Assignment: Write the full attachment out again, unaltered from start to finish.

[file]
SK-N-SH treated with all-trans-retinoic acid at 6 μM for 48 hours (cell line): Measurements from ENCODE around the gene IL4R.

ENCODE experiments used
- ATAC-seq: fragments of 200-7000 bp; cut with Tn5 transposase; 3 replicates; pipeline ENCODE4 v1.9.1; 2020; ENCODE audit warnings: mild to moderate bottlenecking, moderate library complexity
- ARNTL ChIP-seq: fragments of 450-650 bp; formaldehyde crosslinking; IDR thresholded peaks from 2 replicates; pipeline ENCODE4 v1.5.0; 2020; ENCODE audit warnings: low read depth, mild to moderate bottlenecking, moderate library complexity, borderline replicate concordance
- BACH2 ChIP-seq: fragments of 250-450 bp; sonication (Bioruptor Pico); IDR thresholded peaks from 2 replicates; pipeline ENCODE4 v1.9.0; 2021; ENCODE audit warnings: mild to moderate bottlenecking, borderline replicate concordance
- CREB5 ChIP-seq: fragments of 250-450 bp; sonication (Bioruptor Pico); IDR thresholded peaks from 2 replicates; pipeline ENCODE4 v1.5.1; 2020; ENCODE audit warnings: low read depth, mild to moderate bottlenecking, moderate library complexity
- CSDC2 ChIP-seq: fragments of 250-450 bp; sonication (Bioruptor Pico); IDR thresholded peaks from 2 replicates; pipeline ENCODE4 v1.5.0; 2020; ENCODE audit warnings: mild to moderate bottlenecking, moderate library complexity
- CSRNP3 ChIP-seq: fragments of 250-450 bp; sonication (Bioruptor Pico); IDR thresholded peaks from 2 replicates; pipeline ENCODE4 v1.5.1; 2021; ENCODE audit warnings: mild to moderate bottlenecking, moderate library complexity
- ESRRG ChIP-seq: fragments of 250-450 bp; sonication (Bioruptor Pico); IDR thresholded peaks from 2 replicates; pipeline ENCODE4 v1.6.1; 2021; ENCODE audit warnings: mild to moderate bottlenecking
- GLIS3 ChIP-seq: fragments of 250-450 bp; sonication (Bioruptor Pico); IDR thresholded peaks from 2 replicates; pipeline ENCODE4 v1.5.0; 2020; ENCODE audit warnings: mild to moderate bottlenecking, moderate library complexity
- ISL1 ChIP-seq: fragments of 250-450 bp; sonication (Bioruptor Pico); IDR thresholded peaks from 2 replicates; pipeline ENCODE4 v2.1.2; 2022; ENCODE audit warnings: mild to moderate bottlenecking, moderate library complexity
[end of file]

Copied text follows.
SK-N-SH treated with all-trans-retinoic acid at 6 μM for 48 hours (cell line): Measurements from ENCODE around the gene IL4R.

ENCODE experiments used
- ATAC-seq: fragments of 200-7000 bp; cut with Tn5 transposase; 3 replicates; pipeline ENCODE4 v1.9.1; 2020; ENCODE audit warnings: mild to moderate bottlenecking, moderate library complexity
- ARNTL ChIP-seq: fragments of 450-650 bp; formaldehyde crosslinking; IDR thresholded peaks from 2 replicates; pipeline ENCODE4 v1.5.0; 2020; ENCODE audit warnings: low read depth, mild to moderate bottlenecking, moderate library complexity, borderline replicate concordance
- BACH2 ChIP-seq: fragments of 250-450 bp; sonication (Bioruptor Pico); IDR thresholded peaks from 2 replicates; pipeline ENCODE4 v1.9.0; 2021; ENCODE audit warnings: mild to moderate bottlenecking, borderline replicate concordance
- CREB5 ChIP-seq: fragments of 250-450 bp; sonication (Bioruptor Pico); IDR thresholded peaks from 2 replicates; pipeline ENCODE4 v1.5.1; 2020; ENCODE audit warnings: low read depth, mild to moderate bottlenecking, moderate library complexity
- CSDC2 ChIP-seq: fragments of 250-450 bp; sonication (Bioruptor Pico); IDR thresholded peaks from 2 replicates; pipeline ENCODE4 v1.5.0; 2020; ENCODE audit warnings: mild to moderate bottlenecking, moderate library complexity
- CSRNP3 ChIP-seq: fragments of 250-450 bp; sonication (Bioruptor Pico); IDR thresholded peaks from 2 replicates; pipeline ENCODE4 v1.5.1; 2021; ENCODE audit warnings: mild to moderate bottlenecking, moderate library complexity
- ESRRG ChIP-seq: fragments of 250-450 bp; sonication (Bioruptor Pico); IDR thresholded peaks from 2 replicates; pipeline ENCODE4 v1.6.1; 2021; ENCODE audit warnings: mild to moderate bottlenecking
- GLIS3 ChIP-seq: fragments of 250-450 bp; sonication (Bioruptor Pico); IDR thresholded peaks from 2 replicates; pipeline ENCODE4 v1.5.0; 2020; ENCODE audit warnings: mild to moderate bottlenecking, moderate library complexity
- ISL1 ChIP-seq: fragments of 250-450 bp; sonication (Bioruptor Pico); IDR thresholded peaks from 2 replicates; pipeline ENCODE4 v2.1.2; 2022; ENCODE audit warnings: mild to moderate bottlenecking, moderate library complexity